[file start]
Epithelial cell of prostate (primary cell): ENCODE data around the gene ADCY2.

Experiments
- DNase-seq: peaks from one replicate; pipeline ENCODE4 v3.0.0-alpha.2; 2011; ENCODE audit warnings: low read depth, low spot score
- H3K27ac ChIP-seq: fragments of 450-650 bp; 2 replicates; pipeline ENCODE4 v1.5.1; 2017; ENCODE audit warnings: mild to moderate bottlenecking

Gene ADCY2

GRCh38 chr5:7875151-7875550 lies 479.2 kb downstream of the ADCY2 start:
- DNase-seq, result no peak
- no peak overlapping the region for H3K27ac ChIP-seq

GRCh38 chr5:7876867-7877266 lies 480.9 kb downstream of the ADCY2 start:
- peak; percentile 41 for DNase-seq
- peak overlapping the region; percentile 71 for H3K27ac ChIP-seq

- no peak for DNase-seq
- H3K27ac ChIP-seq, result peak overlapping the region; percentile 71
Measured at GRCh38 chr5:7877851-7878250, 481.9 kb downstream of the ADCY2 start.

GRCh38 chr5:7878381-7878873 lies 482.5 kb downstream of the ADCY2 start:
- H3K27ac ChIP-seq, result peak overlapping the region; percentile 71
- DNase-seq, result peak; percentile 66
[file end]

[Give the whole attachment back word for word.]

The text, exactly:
Epithelial cell of prostate (primary cell): ENCODE data around the gene ADCY2.

Experiments
- DNase-seq: peaks from one replicate; pipeline ENCODE4 v3.0.0-alpha.2; 2011; ENCODE audit warnings: low read depth, low spot score
- H3K27ac ChIP-seq: fragments of 450-650 bp; 2 replicates; pipeline ENCODE4 v1.5.1; 2017; ENCODE audit warnings: mild to moderate bottlenecking

Gene ADCY2

GRCh38 chr5:7875151-7875550 lies 479.2 kb downstream of the ADCY2 start:
- DNase-seq, result no peak
- no peak overlapping the region for H3K27ac ChIP-seq

GRCh38 chr5:7876867-7877266 lies 480.9 kb downstream of the ADCY2 start:
- peak; percentile 41 for DNase-seq
- peak overlapping the region; percentile 71 for H3K27ac ChIP-seq

- no peak for DNase-seq
- H3K27ac ChIP-seq, result peak overlapping the region; percentile 71
Measured at GRCh38 chr5:7877851-7878250, 481.9 kb downstream of the ADCY2 start.

GRCh38 chr5:7878381-7878873 lies 482.5 kb downstream of the ADCY2 start:
- H3K27ac ChIP-seq, result peak overlapping the region; percentile 71
- DNase-seq, result peak; percentile 66